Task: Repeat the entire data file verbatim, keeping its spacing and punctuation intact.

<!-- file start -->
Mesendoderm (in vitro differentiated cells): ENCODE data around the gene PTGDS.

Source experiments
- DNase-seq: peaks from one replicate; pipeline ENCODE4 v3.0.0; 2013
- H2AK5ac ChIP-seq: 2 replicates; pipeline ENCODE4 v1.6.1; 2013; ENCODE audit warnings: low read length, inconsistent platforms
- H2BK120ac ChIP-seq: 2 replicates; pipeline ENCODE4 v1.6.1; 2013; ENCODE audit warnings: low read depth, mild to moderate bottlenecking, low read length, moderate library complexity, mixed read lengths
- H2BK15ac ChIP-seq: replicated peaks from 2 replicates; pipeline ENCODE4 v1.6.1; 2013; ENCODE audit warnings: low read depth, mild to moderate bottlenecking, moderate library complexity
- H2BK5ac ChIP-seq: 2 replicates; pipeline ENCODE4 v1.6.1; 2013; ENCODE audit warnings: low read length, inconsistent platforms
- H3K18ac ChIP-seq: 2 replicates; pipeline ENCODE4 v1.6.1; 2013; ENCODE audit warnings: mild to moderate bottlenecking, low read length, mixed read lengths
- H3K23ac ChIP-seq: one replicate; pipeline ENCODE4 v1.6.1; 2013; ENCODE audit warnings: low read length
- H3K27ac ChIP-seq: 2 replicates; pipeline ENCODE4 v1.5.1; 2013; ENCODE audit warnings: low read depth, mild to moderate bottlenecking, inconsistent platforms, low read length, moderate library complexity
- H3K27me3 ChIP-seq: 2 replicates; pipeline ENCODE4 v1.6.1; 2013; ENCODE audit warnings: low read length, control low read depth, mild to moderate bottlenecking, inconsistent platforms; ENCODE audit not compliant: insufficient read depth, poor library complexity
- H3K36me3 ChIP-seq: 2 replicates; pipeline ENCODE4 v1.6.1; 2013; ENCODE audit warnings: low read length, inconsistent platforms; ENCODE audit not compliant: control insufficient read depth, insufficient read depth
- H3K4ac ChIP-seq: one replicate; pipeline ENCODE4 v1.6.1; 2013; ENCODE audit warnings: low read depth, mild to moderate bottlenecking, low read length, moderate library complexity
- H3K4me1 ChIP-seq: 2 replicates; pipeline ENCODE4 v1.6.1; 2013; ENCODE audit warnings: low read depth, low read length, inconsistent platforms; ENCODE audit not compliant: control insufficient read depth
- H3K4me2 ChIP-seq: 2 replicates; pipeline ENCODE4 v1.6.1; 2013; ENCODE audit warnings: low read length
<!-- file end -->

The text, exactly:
Mesendoderm (in vitro differentiated cells): ENCODE data around the gene PTGDS.

Source experiments
- DNase-seq: peaks from one replicate; pipeline ENCODE4 v3.0.0; 2013
- H2AK5ac ChIP-seq: 2 replicates; pipeline ENCODE4 v1.6.1; 2013; ENCODE audit warnings: low read length, inconsistent platforms
- H2BK120ac ChIP-seq: 2 replicates; pipeline ENCODE4 v1.6.1; 2013; ENCODE audit warnings: low read depth, mild to moderate bottlenecking, low read length, moderate library complexity, mixed read lengths
- H2BK15ac ChIP-seq: replicated peaks from 2 replicates; pipeline ENCODE4 v1.6.1; 2013; ENCODE audit warnings: low read depth, mild to moderate bottlenecking, moderate library complexity
- H2BK5ac ChIP-seq: 2 replicates; pipeline ENCODE4 v1.6.1; 2013; ENCODE audit warnings: low read length, inconsistent platforms
- H3K18ac ChIP-seq: 2 replicates; pipeline ENCODE4 v1.6.1; 2013; ENCODE audit warnings: mild to moderate bottlenecking, low read length, mixed read lengths
- H3K23ac ChIP-seq: one replicate; pipeline ENCODE4 v1.6.1; 2013; ENCODE audit warnings: low read length
- H3K27ac ChIP-seq: 2 replicates; pipeline ENCODE4 v1.5.1; 2013; ENCODE audit warnings: low read depth, mild to moderate bottlenecking, inconsistent platforms, low read length, moderate library complexity
- H3K27me3 ChIP-seq: 2 replicates; pipeline ENCODE4 v1.6.1; 2013; ENCODE audit warnings: low read length, control low read depth, mild to moderate bottlenecking, inconsistent platforms; ENCODE audit not compliant: insufficient read depth, poor library complexity
- H3K36me3 ChIP-seq: 2 replicates; pipeline ENCODE4 v1.6.1; 2013; ENCODE audit warnings: low read length, inconsistent platforms; ENCODE audit not compliant: control insufficient read depth, insufficient read depth
- H3K4ac ChIP-seq: one replicate; pipeline ENCODE4 v1.6.1; 2013; ENCODE audit warnings: low read depth, mild to moderate bottlenecking, low read length, moderate library complexity
- H3K4me1 ChIP-seq: 2 replicates; pipeline ENCODE4 v1.6.1; 2013; ENCODE audit warnings: low read depth, low read length, inconsistent platforms; ENCODE audit not compliant: control insufficient read depth
- H3K4me2 ChIP-seq: 2 replicates; pipeline ENCODE4 v1.6.1; 2013; ENCODE audit warnings: low read length